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I have a friend. We met during NYSC camp. My friend is tall and pleasant to the eyes. We were always standing next to each other because the soldiers on the parade ground will insist we line up according to our heights. He is the ladies' guy, very funny and generous. We started chatting one afternoon and we instantly became very close.

We left camp and we continued to be great friends. I really like him. There was nothing not to like. He likes me too. He will travel to Lagos to spend time at my home. He is always fun to be with. My friend had abundant supply of girls. I got married. He continued to focus on his career. Honestly, I really admire him. He is the guy that doesn't get angry or tensed. He carried so much joy and peace around him. He helps everyone within his circle. My friend is a great guy. Then in his company I visited his parents in the village ...

I met his Dad. I was blown away. My friend's charm is not anywhere near his sweet Dad's. His Dad will hand wash his mum clothes while the woman attended to her other businesses. He did that for years. He'll drive her to church for Good Women's Fellowship meetings and sit patiently in the car in the parking lot for hours. My friend's Dad was ostracised by the entire village because he left the Catholic Church for a pentecostal one and the village chiefs got NEPA to disconnect their family home from the grid as punishment. This man will still greet everyone in the community with a smile, he will crack jokes using his predicament as plot and himself as main character. They are Igbo. Oh I love that man. The Yoruba boy in me will want to prostrate to greet him and before I could bend down, he'll rush at me with a hug, telling me the ground is dirty, I shouldn't touch it. He remembers my kids by name and will always send them goodies. His table had his books and bible. He's never far away from those. The drama between himself and his wife is what I enjoyed the most. He is never angry. He always finds a way to make her happy even when she's deliberately looking for his trouble. The kids will tell the man, "you're the one spoiling her". He'll ignore them and sing for his firebrand wife. elegant dresses for wedding guests

Life happened. Lagos took it's toll. My friend and I haven't seen in a while until last week when we met in Ibadan. Though he's now married with a daughter. He has not changed a bit. He was telling me about the drama of married life and all the complications of marrying the kind of lady he did. Though what he was describing wasn't funny, he found a way to make it funny. We laughed and hugged each other. It was like old times.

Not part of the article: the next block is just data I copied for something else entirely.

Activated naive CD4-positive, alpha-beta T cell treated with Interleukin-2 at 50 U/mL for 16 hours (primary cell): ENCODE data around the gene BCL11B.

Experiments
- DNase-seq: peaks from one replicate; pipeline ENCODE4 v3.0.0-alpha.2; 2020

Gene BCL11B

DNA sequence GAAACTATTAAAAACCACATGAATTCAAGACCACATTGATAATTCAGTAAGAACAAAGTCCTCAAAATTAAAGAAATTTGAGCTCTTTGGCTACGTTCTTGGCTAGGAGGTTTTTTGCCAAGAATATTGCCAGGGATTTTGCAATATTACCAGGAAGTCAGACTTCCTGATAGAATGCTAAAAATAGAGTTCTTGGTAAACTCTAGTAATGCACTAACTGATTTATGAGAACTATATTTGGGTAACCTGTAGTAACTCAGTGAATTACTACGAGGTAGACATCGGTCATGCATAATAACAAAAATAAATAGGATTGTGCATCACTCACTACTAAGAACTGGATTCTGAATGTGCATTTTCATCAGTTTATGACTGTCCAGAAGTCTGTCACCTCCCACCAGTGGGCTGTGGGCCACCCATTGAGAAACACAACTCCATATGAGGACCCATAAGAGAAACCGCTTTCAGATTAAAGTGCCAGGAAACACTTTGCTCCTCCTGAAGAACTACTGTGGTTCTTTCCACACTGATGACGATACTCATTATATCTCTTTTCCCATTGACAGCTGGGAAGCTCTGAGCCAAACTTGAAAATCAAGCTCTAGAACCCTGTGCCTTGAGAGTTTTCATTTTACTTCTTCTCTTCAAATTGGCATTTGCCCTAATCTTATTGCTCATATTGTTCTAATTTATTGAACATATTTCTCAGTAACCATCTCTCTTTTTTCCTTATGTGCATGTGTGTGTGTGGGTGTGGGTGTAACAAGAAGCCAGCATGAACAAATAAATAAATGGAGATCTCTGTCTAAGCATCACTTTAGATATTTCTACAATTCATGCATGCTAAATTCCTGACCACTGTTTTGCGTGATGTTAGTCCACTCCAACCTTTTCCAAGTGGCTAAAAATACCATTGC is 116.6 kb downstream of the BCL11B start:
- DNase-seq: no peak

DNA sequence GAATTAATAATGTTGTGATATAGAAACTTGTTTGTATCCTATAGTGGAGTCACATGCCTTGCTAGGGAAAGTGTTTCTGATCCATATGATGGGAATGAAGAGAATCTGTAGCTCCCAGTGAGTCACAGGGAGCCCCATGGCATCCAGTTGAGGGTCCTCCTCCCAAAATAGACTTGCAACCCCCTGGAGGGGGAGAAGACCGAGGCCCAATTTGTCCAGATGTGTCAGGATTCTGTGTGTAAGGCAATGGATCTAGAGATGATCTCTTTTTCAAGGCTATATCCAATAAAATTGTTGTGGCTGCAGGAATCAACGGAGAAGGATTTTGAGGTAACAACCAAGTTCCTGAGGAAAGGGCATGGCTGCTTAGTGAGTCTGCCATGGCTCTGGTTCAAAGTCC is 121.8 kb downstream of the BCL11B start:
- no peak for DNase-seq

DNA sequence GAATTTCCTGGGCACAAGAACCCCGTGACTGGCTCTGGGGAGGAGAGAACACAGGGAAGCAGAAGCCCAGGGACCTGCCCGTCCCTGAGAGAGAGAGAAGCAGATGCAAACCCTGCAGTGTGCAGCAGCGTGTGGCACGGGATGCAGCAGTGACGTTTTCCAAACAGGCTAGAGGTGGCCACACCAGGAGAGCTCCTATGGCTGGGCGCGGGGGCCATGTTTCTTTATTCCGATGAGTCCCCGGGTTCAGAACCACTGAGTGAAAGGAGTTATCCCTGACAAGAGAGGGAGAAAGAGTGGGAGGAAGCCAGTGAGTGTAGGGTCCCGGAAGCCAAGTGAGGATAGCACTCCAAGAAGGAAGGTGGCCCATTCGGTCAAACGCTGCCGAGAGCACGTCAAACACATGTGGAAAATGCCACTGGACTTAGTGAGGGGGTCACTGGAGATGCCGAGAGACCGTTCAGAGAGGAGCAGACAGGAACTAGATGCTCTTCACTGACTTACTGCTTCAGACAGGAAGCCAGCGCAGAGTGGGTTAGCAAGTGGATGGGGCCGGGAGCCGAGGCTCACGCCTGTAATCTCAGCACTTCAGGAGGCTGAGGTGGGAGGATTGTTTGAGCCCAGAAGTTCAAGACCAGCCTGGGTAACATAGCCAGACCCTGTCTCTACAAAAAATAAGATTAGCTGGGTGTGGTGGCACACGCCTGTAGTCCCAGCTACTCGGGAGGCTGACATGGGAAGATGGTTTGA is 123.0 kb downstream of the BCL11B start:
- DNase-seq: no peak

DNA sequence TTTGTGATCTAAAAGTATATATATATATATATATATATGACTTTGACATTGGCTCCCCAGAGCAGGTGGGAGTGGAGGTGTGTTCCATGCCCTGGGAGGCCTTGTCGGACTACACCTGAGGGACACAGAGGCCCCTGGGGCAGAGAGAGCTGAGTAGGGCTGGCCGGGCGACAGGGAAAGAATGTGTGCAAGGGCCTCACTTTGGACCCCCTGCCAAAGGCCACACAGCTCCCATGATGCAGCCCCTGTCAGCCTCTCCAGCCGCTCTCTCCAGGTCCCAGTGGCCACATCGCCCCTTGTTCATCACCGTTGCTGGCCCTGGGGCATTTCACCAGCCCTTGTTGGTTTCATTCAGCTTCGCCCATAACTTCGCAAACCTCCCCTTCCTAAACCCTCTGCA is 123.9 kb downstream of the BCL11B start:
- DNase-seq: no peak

Why am I telling this story? I learned a lesson from my friend and his Dad. Fathers will always be the biggest influence on their children. Fathers impact their kids in very deep immeasurable ways. My friend was just like his Dad. He saw life through the lenses of his Dad. Unconsciously he always asks himself, "what will my Dad do in this circumstance" and he does same. This lesson has put an extra layer of responsibility on me. A responsibility to be an awesome role model for my kids and other kids around.

I've been asking myself, do I have enough peace in me to pass on to others? Am I content enough that I'm not flustered by life? Am I consumed with so much joy that it's impossible for my kids not to be joyful themselves as adults?

If you have a child, parenting must be at the core of your purpose. That's why we must be deliberate. That's why we must fight for them. We must be aware. We must be present. For those of us who have made mistakes in the past, we must start retracing our steps today by correcting the evils in our tracks. I don't know how it happens but it does happen that our kids mirror our successes. May we have enough of those such that our errors are not noticed. Give the best version of yourself to your kids. Be true to them and they will carry the torch to the next generation.